“Rule No. 1: Never lose money. Rule No. 2: Never forget rule No. 1.” — Warren Buffet
CapFox Sports Wagering System - Sports Betting As An Investment
Entering 2016 CapFox.com is approaching 8,000 sports betting predictions and I have been very fortunate to have won 58% of my selections. Our overall record is a remarkable accomplishment considering the volatility with investing in sports picks. Sports betting is like any other alternative investment which can be speculative and there is no guaranteed rate of return. This isn’t like a broad based S&P 500 index fund which assumes you’ll receive 8% over the long term. That may be considered a safe investment which is not always the case with sports betting, however, the returns can be significantly higher with a long term approach and a smart investment strategy. If you can get past the fact that there are no locks or a guaranteed ROI then sports pick investing may be a nice supplementary addition to your portfolio.
My background as a financial consultant and analyst helps me draw many comparisons to stock pickers and sports handicappers. My job as a sports handicapper is to compile years of research, analytics, trends, player data etc. and make it accessible for each matchup I choose to analyze. The same in depth analysis is conducted with a company valuation. The reason why I chose investing in sports over stocks is not only do I have better control of my investment but I provide an edge that you won’t get from your financial advisor.
It would be safe to estimate that roughly 95% of sports bettors lose money each and every season or year. This number may be higher and most sports bettors won’t make it past their first season. The fact is that your typical sports bettor, if lucky, will hit 48-50% of their picks. The allure of sports betting is the illusion that you can break even by just hitting 52.4% of your picks but in reality this number is a tough achievement in itself. You need an smart edge and a well structured money management strategy in order to earn profits.
Money Management is as critical to a sports investor as picking winners. I have devoted many hours of careful analysis and math to optimal money management systems. Money management is understanding how to adjust your bet sizing based on your goals (expected return vs. probability of positive returns), your investment length (one season or many), your growth preference (flat or compounding), your risk tolerance (high or low) and the proportion of your overall bankroll that you want to dedicate to sports betting. These are not questions I can answer for you as they pertain to your goals and financial bankroll and your long term expectations.
As a general rule of thumb, wagering 1-2% of your bankroll per selection is good starting point when beginning your venture. I would also say that it’s always better to set conservative expectations and avoid over betting or chasing your bets. If you start chasing your bets then it’s over. Money management is about a long term outlook and if you begin making irrational short term decisions to “up the stakes” then your plan will ultimately fail.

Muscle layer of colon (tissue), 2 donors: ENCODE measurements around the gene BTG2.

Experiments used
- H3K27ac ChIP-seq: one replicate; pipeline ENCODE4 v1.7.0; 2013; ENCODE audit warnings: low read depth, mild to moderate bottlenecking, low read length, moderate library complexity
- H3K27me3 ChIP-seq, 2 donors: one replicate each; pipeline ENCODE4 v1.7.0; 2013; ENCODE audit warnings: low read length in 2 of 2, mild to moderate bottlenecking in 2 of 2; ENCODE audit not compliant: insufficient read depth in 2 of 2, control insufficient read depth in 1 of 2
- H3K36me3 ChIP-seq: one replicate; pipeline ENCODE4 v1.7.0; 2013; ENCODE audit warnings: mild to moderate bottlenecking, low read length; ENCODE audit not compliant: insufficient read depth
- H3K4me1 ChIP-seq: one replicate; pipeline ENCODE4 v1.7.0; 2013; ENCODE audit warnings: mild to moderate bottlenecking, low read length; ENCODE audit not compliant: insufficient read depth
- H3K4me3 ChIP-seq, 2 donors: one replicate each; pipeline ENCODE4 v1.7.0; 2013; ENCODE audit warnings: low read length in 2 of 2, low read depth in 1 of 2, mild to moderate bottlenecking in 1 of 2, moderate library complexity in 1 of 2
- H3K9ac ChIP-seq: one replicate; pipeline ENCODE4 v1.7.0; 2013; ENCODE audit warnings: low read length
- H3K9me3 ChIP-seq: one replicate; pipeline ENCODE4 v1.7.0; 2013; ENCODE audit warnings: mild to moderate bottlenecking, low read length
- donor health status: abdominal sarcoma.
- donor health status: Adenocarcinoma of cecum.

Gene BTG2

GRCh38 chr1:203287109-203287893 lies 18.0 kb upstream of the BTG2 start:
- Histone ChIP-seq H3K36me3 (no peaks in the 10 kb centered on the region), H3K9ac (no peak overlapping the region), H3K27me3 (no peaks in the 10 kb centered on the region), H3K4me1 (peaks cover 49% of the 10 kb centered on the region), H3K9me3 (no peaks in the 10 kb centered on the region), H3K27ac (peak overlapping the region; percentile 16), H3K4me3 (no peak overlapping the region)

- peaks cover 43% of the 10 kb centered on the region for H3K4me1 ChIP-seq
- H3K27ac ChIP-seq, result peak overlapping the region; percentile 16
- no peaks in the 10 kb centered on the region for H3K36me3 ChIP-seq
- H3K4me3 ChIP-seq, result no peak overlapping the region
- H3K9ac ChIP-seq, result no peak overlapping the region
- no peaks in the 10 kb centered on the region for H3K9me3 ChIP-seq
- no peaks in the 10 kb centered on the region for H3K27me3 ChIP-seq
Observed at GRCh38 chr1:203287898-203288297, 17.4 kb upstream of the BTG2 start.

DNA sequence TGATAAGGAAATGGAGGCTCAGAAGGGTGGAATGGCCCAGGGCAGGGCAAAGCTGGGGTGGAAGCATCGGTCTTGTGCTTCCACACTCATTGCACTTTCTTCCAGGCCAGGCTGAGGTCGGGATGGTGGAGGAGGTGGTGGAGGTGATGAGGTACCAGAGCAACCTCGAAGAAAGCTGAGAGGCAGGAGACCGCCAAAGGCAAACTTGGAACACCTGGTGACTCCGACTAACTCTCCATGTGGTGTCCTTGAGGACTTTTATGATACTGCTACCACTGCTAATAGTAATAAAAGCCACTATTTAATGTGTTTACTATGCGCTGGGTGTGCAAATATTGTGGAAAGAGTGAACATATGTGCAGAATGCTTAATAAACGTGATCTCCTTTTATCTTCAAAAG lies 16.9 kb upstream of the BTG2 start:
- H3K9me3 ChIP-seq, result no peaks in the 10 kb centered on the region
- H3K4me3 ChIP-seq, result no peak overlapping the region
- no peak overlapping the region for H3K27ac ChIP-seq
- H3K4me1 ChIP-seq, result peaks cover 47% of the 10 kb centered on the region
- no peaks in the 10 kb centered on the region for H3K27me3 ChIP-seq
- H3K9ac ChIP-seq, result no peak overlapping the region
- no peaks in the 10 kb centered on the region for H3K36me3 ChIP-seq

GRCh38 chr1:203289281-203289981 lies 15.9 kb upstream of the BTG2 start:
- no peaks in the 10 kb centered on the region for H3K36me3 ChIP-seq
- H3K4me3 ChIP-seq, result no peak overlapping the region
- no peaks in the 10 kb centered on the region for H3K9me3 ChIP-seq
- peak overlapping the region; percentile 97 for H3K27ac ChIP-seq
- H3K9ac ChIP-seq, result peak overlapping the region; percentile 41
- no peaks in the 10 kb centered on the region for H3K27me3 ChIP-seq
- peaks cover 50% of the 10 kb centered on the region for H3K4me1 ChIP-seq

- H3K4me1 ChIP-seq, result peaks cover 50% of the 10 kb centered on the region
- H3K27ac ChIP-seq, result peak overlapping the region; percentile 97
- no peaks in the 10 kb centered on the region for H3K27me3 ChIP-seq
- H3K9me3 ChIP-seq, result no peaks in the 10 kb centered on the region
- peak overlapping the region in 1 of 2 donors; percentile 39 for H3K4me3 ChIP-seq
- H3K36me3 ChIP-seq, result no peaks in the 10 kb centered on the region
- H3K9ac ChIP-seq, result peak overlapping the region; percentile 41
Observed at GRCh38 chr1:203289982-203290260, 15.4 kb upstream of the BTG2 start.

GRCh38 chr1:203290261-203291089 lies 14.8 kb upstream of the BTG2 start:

You need take an honest approach to your financials and figure out a starting amount that you can afford to lose over the course of a season. When you understand that “X” amount of dollars is allocated to sports investing and there is no guaranteed return then you are able to make a clear headed assessment of your financials. A common misconception is that you need “X” amount of dollars to begin investing. It takes you six months to a year to save your bankroll and the bankroll is depleted within four months of football betting. You have to allocate an appropriate amount of funds that you can live without in the event of a worse case scenario.
One of the critical advantages I have is my handicapping allows me to quantify my edge. That is to say, that over many years of input my system not only identifies advantageous lines but it can also give me a rough percentage estimate of how likely a given team is to cover a particular spread. I have the capabilities of using my system to predict outcomes and odds before they are released by Vegas. This provides a tremendous advantage and allows me to compare odds and spot the best value bets. This allows me to set my expectations high each season and continue to broaden my knowledge and understanding of what makes oddsmakers tick.
In my position, it’s become a chess match with Vegas over the course of my professional career. They may get me today but my goal is to get them tomorrow and be in the black at the end of the year. You must set your expectations according to your experience. You can’t expect to invest like the professionals if you’re an amateur. Just as you shouldn’t expect to be able to beat the stock market like only a handful of people in the world are capable of setting such expectations.
I have clients all over the world and with different financial backings and goals. My long term clients have the ability to follow every game while some of my new members may follow a few games per week. I would never advise you to purchase every single play every day if you can not afford to do so. It’s about setting realistic expectations and running your own race.
Investing in sports picks can be a realistic source of income for those that choose this form of alternative investment. Sports betting is no different than stocks or real estate and the fluctuations are real and can happen at any point during a season. If you seek out smart advice, a well thought out money management strategy and have patience in the market then you will find the ROI is much greater than the majority of your portfolio.